Advances in Virus Research

Advances in Virus Research

by Karl Maramorosch
     
 

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ISBN-10: 0123785871

ISBN-13: 9780123785879

Pub. Date: 09/18/2009

Publisher: Elsevier Science

This latest volume in the Advances in Virus Research series presents articles on topics such as the role of lipid rafts in virus assembly and budding; novel vaccine strategies; treatment of arenavirus infections; the evaluation of drug resistance in HIV infection; perspectives on polydnavirus origin and evolution; bateriophage 29 DNA packaging; the potential of

Overview

This latest volume in the Advances in Virus Research series presents articles on topics such as the role of lipid rafts in virus assembly and budding; novel vaccine strategies; treatment of arenavirus infections; the evaluation of drug resistance in HIV infection; perspectives on polydnavirus origin and evolution; bateriophage 29 DNA packaging; the potential of plant viral vectors and transgenic plants for subunit vaccine production; and the interaction of orthopoxviruses with interferon-treated cultured cells. This timely and informative compilation of articles will be of interest to researchers in the fields of virology, immunology, microbiology, and plant science.

Product Details

ISBN-13:
9780123785879
Publisher:
Elsevier Science
Publication date:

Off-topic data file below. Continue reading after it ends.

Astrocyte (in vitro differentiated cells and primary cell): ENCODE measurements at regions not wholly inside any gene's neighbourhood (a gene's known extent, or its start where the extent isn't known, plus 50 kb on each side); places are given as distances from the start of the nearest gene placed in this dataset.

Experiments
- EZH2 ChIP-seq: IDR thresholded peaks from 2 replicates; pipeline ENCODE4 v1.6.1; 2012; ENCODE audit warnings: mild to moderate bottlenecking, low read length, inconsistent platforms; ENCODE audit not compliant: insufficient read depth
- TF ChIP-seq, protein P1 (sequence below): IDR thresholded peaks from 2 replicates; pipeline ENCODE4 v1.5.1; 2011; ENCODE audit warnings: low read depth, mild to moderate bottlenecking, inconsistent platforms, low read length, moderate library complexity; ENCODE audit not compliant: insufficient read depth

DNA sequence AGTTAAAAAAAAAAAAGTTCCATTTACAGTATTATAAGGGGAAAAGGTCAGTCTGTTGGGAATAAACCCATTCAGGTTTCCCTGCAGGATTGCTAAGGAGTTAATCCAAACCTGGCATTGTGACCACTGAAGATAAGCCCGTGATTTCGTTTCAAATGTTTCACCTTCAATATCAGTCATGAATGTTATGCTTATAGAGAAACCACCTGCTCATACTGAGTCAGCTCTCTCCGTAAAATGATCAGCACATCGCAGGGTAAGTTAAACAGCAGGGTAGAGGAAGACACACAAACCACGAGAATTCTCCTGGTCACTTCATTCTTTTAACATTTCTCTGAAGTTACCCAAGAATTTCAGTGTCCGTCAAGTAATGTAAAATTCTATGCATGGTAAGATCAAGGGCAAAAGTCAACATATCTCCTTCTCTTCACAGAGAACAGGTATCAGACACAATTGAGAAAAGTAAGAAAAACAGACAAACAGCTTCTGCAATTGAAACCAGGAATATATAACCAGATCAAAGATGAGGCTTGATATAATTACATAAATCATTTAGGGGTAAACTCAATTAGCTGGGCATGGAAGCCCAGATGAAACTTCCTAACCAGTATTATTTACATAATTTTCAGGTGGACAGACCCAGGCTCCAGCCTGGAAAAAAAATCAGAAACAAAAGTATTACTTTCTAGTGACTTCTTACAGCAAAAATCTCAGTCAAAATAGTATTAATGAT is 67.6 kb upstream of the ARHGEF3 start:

09/18/2009
Series:
Advances in Virus Research Series
Pages:
6
Product dimensions:
6.20(w) x 9.20(h) x 0.60(d)

Table of Contents


The Pathogenesis of Poliomyelitis: What We Don't Know   Neal Nathanson     1
Introduction     3
Sequential Steps in the Spread of Infection     3
Questions unanswered: Cellular sites of replication     4
Questions unanswered: Neural invasion from the blood     6
Provocation Poliomyelitis     6
Questions unanswered: The mechanism of the provoking effect     7
Questions unanswered: Neural spread     10
PVR, Tropism, and the Localization of Lesions     11
Questions unanswered: Receptor expression is necessary but not sufficient     11
Questions unanswered: Localization within the CNS     13
Questions unanswered: How poliovirus kills cells     15
Host Innate and Immune Response to Infection     15
Questions unanswered: The acquired immune response     16
Immune Defenses and Viral Clearance: Mechanisms of Vaccine-Induced Protection     17
Primary infections     17
Secondary infection in immune hosts     18
Poliovirus serotypes     20
Animal Models of Human Poliomyelitis     21